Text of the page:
May 15, 2019

VITAS Honors Vietnam Veterans at Cape Canaveral National Cemetery

Fred and members of the Vietnam Unforgettable Memories Foundation

Fred pictured with members of the Vietnam Unforgettable Memories Foundation.


That’s how many American soldiers’ names were read aloud at a late March “Sea to Shining Sea” event to honor American soldiers who served during the Vietnam War period.

Held at the Cape Canaveral National Cemetery in the town of Mims, along Florida’s Space Coast, the 50th Commemoration of Vietnam Veterans ceremony is part of a national initiative to honor Vietnam-era veterans and families, former prisoners of war, and soldiers still listed as missing in action from the conflict that stretched nearly 20 years, from Nov. 1, 1955 to May 15, 1975.

“I want to let them know that it wasn’t all in vain.”

Learn More: VITAS Welcomes Home Vietnam Veterans >

Fred Robinson, VITAS Healthcare admissions liaison in Central Florida and a former Marine who served during the Vietnam War, was on hand to represent VITAS and reinforce the company’s dedication to veteran-centric care for servicemen and servicewomen as they near the end of life.

Fred Robinson stands next to a commemorative wreath

Fred also welcomed another group of participants to the commemoration movement: South Vietnamese women who fled to the US with the help of American soldiers after North Vietnam troops overran their country at the war’s end in 1975.

Wearing traditional Vietnamese garb, women from the Vietnam Unforgettable Memories Foundation helped distribute 50th-anniversary commemorative pins to nearly 100 Vietnam veterans who took part in the Sea to Shining Sea event.

“It’s very humbling to see these women pay their respects to American veterans who defended their country from communism,” says Fred.

He enlisted with his twin brother, Ray, at age 17 and served as a combat engineer stationed at Marine barracks, Separate Guard Company CUBI Point, in Subic Bay, Philippines during the years of the Vietnam conflict. There, Fred participated in Operation New Life to assist so-called “boat people,” South Vietnamese refugees who fled to the Philippines.

602 Names, and Recognition for All

During the event, dignitaries read aloud names of 602 Vietnam veterans who have been buried in the cemetery from January 1, 2018 through March 29, 2019.

Kicked off officially in 2012 by former President Barack Obama at the Vietnam Wall Memorial in Washington DC, the Vietnam commemoration initiative runs through Veterans Day 2025.

A plaque describing the Blue Star Memorial, "a tribute to the Armed Forces who have defended the United States of America"

Vietnam was a hard-fought and politically divisive war that killed more than 58,000 US servicemen and servicewomen. National Vietnam War Veterans Day is now celebrated nationwide every March 29.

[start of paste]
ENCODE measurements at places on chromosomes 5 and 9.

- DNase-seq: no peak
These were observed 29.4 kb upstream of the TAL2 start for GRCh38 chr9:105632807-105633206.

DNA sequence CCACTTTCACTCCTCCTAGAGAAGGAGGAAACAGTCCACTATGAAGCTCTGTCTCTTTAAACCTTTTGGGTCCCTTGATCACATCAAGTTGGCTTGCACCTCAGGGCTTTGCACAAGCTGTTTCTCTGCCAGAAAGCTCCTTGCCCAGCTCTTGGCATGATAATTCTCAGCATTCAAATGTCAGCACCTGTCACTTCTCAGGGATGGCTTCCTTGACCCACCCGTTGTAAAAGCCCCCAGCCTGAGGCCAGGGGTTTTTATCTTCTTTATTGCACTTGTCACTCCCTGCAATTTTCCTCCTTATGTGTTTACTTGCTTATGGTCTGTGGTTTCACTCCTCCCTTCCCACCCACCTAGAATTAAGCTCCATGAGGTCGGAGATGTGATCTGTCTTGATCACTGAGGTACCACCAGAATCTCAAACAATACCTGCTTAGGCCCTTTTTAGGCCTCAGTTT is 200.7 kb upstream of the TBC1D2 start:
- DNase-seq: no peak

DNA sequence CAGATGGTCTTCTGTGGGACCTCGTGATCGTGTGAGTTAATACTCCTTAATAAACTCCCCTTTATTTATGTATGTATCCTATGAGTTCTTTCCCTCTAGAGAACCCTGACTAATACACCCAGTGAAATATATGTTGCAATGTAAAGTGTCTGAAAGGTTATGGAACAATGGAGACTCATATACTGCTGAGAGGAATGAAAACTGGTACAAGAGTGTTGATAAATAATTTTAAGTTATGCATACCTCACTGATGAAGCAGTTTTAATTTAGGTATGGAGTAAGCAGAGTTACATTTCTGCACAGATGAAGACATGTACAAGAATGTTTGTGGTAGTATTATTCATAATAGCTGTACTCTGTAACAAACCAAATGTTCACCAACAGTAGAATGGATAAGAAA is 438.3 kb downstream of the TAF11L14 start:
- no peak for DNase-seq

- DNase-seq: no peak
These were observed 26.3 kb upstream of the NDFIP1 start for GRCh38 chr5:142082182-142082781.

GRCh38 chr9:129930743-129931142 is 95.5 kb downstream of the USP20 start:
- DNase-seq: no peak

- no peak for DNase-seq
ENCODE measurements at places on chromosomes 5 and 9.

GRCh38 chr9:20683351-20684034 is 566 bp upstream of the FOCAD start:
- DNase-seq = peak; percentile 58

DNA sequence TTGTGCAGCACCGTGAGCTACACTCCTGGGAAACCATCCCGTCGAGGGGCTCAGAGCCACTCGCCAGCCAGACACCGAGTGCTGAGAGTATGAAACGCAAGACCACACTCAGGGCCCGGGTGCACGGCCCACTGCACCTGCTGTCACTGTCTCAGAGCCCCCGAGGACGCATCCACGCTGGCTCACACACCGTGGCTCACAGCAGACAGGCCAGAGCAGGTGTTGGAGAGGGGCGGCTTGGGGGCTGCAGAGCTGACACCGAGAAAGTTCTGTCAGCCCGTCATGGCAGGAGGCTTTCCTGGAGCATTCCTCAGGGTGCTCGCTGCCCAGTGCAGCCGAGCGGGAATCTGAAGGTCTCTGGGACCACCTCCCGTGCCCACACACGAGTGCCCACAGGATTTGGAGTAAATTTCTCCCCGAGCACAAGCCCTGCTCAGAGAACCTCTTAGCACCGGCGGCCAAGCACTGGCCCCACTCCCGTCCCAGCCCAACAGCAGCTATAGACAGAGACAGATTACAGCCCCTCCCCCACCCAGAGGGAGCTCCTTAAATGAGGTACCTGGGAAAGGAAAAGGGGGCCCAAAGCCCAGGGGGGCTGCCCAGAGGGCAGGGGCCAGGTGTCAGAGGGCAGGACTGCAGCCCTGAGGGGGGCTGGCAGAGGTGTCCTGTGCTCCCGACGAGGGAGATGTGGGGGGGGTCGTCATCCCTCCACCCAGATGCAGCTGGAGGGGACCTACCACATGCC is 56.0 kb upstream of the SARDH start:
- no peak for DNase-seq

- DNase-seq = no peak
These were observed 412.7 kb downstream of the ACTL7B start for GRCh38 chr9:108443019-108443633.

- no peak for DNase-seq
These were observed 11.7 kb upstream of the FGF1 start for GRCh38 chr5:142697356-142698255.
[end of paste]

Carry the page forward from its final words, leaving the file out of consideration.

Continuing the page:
“I don’t want any Vietnam veteran in this country to not get that pin before they pass,” says Fred of his fellow veterans. “I want to let them know that it wasn’t all in vain.”

When he first heard about the nationwide 50th commemorative effort to acknowledge the service and sacrifice of Vietnam-era soldiers, Fred connected with US Army Maj. Gen. Ret. James T. Jackson, director of the commemoration initiative in Washington DC. He offered his services and successfully established VITAS in Central Florida as a national commemoration partner.

Going Above and Beyond

He also went one step further when he learned of plans to hold pinning ceremonies for Vietnam veterans at national military cemeteries around the country.

Fred shakes hands with a veteran

Fred honors Vietnam veterans with a pinning ceremony.

“I told them, ‘I’m going to pin the veterans you don’t pin … the veterans who are bedside at home, bedside in the hospital, bedside in long-term care facilities and assisted living facilities,” says Fred with equal parts determination and pride. “And they said, ‘great!’”

VITAS in Central Florida—covering Osceola, Seminole and Orange counties—cares on any given day for an estimated 210-260 patients who served in the military.

Fred has trained his program’s chaplains to conduct pinning ceremonies, and also trains admissions nurses and aides to make sure that all eligible veterans receive the recognition, healthcare and military benefits they have earned.

“My goal is for them to smell their roses while they’re still here, not when they’re gone. Even if it’s hours before their last breath, we need to make sure they get the recognition and thanks they deserve.”

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